Are you willing to sacrifice a little data security to squeeze every last drop of performance out of your solid state drive? Intel wants to know.
At PAX Prime 2013, Intel hosted a short hands-on workshop showcasing their latest bleeding edge idea: overclocking SSDs. The demonstration was simple: run an Intel 480GB (6Gb/s SATA) SSD at stock speeds, then overclock the onboard controller, and then overclock the NAND bus frequency to demonstrate the performance improvement that can be achieved.
“The real question,” says Intel’s Product Marketing Manager Kei Kobayashi, “is whether or not we can squeeze enough performance out of the drive to justify the risk versus the reward.”
We used AS SSD Benchmark v1.6 to first run a test of the SSD at standard speeds.
For the final test, we increased the SSD’s onboard microcontroller frequency from its stock 400Mhz speed all the way to 625Mhz. We also left the NAND bus frequency overclocked at 100 Mhz.
This yielded a substantial increase in the 4K-64 (queue depth or 64 simultaneous requests for 4K chunks of data), increasing by roughly 20% from 292.53MB/s (read) and 229.69 MB/s (write) to 347.46MB/s and 288.88 MB/s, respectively.
Currently, this is little more than the technological equivalent of a “concept car” for Intel. It may or may not result in SSD products promising the ability to overclock them. Intel is merely researching the idea while gauging customer interest.
“Until bigger questions are answered at an executive level, it’s just an idea at this point. There is no time table for delivering a product. Obviously, if we were to deliver a product based upon this technology, we would have to be very careful about how it was marketed. For example, do we limit the overclocking to ‘safe’ levels, or do we make it completely unrestricted?” Kobayashi explains.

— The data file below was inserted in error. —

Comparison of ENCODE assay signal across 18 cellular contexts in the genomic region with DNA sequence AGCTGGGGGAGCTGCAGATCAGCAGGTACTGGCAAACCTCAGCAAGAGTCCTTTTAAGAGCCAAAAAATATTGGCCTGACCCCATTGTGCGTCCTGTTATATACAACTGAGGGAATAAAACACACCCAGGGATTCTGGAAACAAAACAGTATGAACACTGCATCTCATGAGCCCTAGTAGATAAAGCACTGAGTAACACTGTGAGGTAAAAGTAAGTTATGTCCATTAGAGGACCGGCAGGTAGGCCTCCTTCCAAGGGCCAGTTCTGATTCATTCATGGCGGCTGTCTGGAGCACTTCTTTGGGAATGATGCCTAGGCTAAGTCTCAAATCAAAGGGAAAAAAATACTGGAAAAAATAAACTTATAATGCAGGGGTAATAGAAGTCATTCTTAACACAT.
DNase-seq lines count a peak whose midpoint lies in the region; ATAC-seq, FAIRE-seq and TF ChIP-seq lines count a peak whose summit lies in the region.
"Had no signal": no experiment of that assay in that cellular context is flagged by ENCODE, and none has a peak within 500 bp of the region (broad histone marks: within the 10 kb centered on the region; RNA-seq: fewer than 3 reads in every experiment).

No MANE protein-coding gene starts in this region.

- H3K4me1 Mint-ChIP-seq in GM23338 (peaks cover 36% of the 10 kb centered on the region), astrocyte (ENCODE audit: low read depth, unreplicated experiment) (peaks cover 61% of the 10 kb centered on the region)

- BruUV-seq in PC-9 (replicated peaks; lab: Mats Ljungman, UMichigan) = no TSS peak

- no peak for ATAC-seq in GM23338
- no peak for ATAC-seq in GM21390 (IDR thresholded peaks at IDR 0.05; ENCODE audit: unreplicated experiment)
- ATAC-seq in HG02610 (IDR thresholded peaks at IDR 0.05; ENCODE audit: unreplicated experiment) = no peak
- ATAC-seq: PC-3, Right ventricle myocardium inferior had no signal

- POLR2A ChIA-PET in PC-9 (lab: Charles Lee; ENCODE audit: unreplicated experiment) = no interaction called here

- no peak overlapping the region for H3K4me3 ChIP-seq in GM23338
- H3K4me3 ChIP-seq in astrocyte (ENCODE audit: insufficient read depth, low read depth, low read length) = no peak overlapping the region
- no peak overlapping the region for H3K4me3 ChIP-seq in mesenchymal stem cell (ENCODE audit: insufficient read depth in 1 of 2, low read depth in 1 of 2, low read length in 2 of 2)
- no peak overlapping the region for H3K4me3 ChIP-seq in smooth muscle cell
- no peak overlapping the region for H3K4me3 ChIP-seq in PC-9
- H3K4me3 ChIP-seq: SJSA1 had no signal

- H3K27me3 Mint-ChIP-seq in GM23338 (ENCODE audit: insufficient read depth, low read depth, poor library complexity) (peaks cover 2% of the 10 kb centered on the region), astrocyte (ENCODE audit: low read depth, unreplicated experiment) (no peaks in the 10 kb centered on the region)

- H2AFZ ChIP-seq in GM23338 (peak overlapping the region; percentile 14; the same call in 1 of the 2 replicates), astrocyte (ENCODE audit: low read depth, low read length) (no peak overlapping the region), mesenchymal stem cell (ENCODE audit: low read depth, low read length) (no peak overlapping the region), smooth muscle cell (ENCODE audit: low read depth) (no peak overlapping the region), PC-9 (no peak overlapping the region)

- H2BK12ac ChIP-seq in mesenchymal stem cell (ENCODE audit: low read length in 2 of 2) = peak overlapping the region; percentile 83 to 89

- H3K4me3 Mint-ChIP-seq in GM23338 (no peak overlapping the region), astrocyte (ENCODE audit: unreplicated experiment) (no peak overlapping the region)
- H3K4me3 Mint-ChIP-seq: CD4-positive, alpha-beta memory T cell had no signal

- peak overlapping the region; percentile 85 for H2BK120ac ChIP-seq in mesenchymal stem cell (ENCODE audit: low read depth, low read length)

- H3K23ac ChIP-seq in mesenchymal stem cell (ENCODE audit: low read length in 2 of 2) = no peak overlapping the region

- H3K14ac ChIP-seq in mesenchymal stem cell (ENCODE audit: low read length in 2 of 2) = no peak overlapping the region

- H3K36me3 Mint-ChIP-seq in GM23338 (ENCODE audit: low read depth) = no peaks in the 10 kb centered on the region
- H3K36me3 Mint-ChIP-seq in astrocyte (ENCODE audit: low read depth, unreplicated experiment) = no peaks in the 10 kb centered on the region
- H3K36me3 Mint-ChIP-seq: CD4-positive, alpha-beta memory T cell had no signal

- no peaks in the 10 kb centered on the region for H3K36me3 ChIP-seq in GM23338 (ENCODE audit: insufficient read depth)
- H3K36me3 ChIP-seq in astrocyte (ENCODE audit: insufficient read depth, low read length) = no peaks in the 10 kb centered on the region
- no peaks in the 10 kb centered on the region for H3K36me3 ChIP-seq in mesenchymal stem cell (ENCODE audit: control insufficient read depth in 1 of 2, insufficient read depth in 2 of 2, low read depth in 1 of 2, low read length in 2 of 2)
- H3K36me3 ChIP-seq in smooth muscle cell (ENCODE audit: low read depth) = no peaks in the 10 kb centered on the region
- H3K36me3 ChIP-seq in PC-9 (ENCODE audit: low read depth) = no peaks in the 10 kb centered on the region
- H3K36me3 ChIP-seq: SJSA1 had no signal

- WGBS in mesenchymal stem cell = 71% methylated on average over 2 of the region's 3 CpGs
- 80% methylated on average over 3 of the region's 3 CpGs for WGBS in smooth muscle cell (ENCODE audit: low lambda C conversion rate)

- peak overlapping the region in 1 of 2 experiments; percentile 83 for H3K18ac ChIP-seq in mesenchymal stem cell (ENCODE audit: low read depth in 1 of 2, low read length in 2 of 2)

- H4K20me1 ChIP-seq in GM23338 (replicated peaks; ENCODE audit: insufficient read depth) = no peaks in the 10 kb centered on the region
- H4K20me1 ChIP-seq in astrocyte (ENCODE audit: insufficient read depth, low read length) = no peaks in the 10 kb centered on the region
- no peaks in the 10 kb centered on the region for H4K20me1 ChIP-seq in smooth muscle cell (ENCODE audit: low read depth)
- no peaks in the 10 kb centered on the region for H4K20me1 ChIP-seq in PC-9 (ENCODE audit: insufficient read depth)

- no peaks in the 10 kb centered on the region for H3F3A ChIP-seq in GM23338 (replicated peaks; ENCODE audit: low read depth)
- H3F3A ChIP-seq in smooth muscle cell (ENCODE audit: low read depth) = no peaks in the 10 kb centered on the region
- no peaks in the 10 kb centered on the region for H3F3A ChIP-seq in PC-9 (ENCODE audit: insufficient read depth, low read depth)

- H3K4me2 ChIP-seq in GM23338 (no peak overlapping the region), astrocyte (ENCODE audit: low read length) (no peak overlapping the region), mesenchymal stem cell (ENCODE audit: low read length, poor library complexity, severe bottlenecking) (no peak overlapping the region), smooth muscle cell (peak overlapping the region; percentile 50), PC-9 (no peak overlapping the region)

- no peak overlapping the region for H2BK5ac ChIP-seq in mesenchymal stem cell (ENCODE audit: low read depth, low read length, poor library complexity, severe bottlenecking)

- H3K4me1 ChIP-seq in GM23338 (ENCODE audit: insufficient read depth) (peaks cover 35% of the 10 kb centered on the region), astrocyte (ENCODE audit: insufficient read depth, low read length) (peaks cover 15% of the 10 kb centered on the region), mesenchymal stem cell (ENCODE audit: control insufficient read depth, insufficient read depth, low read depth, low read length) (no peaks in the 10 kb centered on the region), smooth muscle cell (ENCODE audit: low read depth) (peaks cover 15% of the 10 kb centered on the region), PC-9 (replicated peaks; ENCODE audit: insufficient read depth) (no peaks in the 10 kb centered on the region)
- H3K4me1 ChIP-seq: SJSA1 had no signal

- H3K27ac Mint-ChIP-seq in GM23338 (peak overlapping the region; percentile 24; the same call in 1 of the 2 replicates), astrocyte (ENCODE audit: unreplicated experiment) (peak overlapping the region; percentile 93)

“Also, on a side note, it doesn’t work with SSDs in a RAID configuration at the moment,” he continues.
Other PAX attendees in the hands-on demo expressed a wide range of feedback. “I’m concerned about the lifespan of the drive; I absolutely would not overclock an SSD,” one stated.
Other PAX attendees expressed varying levels of interest. “I like having better utilities to tweak and overclock,” said one. Yet a third was very enthusiastic for the technology and for Intel: “The ability to overclock an SSD is amazing. Intel has been lagging in the [SSD] market for a long time. It would be nice to see them come to the forefront a little more.”
As Koybayashi stated, however, until larger questions are answered we may or may not see a product line—perhaps a line of SSDs with modest overclocking capabilities, and/or a line of “Extreme” line with unrestricted overclocking?
And even if you could overclock an SSD, would you want to? Is the risk of data loss and/or frying a relatively expensive drive worth the performance gain?
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I would definitely overclock an SSD!!!!!!!!!! I probably won't keep anything on the drive that I would care to lose most likely all that would go on a backup HDD but my main c: drive running windows would be overclocked! Even if it dies I'd just install windows on a new drive again, not unlike overclocking ram and risking a dimm burning out.
I would do it to a cache drive, that way my data is safe, and I still get better perfomance.
JedediahWilliams:I would do it to a cache drive, that way my data is safe, and I still get better perfomance.
I'll be watching from the sidelines for a while, and I'll be interested to see how it works out for those on the bleeding edge.
Consider that SSDs are in a sealed plastic or metal box without ~any~ airflow to mitigate excess heat. When you turn it up with an OC to the drive, isn't it fair to assume that it will run hotter? Will SSDs take hotter temps without any brain farts?
Most of us know that heat is the 800Lb Gorilla in the room when it comes to computers, and a lot of companies make their living by providing us with solutions to mitigate excess heat from within our PCs. Heat is a huge issue that we just can't ignore.
I'll be interested to see how reliability and longevity is affected in OC'd SSDs, but I would only try it on a drive that means little to me if it gets whacked.
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